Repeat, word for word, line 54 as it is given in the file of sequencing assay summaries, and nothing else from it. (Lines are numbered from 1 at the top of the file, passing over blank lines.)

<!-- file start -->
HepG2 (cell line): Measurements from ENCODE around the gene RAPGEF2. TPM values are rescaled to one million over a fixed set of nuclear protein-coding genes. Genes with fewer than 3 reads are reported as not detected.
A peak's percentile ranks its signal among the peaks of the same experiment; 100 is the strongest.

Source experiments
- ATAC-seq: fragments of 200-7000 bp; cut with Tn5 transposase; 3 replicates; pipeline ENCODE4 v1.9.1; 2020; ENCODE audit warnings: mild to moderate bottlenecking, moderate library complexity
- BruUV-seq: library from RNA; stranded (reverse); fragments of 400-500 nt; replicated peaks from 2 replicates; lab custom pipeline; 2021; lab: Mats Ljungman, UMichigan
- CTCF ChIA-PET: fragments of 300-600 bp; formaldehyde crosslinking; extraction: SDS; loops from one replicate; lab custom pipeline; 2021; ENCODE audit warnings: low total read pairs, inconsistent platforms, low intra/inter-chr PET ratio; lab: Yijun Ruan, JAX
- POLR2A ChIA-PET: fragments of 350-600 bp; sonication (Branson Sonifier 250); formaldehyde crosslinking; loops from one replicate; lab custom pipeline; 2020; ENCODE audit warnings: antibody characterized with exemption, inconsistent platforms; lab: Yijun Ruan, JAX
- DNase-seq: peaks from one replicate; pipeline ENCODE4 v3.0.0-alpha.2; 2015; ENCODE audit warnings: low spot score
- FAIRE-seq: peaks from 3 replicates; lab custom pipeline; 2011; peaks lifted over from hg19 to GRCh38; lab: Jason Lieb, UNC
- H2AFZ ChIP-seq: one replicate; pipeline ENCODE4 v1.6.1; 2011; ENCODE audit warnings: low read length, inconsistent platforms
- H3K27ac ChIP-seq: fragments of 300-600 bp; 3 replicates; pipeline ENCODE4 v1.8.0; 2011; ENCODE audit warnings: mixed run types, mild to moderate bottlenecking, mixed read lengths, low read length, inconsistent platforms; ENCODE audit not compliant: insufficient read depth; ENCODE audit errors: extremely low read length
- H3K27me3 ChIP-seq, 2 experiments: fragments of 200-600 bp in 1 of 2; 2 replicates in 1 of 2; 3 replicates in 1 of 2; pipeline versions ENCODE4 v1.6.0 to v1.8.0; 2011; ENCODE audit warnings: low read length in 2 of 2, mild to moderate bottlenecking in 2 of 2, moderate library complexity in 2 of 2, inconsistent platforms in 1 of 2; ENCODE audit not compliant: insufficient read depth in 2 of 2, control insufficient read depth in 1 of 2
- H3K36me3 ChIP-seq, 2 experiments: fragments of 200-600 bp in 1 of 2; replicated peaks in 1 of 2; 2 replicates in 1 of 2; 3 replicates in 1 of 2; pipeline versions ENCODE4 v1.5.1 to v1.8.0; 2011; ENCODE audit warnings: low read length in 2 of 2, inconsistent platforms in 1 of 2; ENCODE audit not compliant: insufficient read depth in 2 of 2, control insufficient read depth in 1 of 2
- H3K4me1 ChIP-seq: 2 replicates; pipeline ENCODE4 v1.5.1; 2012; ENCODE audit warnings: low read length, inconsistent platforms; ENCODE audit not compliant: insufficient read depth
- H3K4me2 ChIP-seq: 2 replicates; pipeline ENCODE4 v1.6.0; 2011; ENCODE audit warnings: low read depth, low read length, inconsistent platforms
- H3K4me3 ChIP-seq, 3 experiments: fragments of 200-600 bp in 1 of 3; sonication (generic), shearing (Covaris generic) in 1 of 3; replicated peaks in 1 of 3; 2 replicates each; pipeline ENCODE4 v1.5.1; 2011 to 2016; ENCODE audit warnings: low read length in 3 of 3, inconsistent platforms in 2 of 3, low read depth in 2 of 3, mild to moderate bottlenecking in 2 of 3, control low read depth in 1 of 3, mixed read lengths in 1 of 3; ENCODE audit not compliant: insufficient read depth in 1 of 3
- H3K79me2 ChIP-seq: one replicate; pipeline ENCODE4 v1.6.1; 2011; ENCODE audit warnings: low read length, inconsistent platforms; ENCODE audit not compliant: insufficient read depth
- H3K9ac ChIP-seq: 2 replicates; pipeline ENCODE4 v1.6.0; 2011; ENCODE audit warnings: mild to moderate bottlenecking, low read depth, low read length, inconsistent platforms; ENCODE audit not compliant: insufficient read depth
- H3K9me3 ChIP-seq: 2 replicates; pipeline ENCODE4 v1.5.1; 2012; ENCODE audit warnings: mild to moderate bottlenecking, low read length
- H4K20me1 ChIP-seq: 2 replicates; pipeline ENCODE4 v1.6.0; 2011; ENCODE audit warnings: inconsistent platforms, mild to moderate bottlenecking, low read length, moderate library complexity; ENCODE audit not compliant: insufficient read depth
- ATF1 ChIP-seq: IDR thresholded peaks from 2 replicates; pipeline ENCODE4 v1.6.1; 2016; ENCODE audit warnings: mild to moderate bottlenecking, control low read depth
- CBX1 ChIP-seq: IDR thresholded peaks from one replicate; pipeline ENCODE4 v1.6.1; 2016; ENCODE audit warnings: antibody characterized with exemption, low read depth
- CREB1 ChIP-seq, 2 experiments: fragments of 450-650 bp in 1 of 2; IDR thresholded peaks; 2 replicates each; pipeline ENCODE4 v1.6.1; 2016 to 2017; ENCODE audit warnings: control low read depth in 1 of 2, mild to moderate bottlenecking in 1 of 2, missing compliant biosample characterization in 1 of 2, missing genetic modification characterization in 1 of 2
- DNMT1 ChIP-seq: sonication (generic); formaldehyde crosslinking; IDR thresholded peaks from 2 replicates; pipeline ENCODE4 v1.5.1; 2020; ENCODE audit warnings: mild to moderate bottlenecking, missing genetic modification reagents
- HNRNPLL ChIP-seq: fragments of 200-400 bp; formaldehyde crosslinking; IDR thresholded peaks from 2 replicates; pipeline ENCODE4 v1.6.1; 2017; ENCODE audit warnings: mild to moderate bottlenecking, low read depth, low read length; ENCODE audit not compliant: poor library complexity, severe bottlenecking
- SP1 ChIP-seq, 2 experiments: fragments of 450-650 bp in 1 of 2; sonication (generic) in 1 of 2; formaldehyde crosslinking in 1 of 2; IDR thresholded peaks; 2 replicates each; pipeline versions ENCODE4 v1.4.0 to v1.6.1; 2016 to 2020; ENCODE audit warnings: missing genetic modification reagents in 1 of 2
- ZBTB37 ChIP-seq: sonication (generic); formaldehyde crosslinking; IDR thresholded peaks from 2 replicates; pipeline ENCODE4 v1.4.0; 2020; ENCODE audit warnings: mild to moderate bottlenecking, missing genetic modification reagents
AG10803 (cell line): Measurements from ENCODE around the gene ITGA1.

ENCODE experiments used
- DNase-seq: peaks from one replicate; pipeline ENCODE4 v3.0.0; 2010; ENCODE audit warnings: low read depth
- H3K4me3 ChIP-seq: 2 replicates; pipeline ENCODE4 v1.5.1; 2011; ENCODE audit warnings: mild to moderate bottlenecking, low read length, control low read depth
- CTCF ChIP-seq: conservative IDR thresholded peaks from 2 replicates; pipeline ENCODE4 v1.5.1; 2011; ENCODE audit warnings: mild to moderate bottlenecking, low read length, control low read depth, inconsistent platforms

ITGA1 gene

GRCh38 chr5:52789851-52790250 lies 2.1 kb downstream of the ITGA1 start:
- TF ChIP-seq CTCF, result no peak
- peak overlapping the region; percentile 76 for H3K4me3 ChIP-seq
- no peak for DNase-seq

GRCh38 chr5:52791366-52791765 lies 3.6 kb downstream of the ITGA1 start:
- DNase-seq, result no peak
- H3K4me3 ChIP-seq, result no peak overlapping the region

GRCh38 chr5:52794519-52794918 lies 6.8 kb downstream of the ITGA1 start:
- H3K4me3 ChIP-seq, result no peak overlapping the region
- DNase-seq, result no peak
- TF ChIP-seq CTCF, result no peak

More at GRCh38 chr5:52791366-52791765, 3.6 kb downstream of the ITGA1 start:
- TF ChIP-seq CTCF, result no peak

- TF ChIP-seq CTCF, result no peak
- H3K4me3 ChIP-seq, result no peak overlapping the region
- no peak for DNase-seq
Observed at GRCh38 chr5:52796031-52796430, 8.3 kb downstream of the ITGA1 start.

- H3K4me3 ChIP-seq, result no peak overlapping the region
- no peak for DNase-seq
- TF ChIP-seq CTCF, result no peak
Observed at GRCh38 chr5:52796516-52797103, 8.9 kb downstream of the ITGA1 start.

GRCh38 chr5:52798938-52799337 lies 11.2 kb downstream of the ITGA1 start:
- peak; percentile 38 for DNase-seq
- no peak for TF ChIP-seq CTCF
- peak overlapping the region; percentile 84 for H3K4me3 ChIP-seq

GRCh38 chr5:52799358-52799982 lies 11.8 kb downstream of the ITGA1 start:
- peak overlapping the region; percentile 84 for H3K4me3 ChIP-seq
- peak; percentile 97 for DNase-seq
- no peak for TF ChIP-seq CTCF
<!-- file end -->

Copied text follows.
Observed at GRCh38 chr5:52796516-52797103, 8.9 kb downstream of the ITGA1 start.